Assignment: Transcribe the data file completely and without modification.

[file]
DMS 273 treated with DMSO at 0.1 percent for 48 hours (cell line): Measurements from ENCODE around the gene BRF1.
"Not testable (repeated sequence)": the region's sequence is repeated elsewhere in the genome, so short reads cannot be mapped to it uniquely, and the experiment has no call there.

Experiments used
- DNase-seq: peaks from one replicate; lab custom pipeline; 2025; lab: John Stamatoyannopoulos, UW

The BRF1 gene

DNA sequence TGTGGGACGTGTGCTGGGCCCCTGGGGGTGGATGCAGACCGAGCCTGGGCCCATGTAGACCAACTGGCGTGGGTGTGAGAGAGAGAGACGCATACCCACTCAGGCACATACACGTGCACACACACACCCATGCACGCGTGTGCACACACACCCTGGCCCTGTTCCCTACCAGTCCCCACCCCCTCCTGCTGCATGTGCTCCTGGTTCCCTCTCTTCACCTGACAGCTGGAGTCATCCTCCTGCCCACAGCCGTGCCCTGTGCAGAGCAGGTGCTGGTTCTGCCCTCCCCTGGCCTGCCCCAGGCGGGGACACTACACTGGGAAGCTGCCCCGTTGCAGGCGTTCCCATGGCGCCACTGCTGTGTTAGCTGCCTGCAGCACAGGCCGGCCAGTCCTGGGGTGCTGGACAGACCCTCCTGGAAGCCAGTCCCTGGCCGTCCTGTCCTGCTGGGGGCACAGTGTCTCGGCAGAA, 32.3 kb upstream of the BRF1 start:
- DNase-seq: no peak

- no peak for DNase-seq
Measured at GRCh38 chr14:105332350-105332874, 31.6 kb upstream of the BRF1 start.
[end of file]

DMS 273 treated with DMSO at 0.1 percent for 48 hours (cell line): Measurements from ENCODE around the gene BRF1.
"Not testable (repeated sequence)": the region's sequence is repeated elsewhere in the genome, so short reads cannot be mapped to it uniquely, and the experiment has no call there.

Experiments used
- DNase-seq: peaks from one replicate; lab custom pipeline; 2025; lab: John Stamatoyannopoulos, UW

The BRF1 gene

DNA sequence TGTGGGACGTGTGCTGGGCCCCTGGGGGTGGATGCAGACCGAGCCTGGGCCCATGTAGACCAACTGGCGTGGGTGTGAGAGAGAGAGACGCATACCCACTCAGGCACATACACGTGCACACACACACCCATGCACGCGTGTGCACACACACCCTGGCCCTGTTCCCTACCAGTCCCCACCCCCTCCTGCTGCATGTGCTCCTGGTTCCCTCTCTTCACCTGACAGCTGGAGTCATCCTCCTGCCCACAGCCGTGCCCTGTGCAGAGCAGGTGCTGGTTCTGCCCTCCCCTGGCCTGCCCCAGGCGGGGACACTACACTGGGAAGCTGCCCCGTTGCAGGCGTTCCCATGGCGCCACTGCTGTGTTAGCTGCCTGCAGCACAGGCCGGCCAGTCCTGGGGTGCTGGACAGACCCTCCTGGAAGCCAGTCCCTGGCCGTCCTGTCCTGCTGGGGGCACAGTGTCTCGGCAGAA, 32.3 kb upstream of the BRF1 start:
- DNase-seq: no peak

- no peak for DNase-seq
Measured at GRCh38 chr14:105332350-105332874, 31.6 kb upstream of the BRF1 start.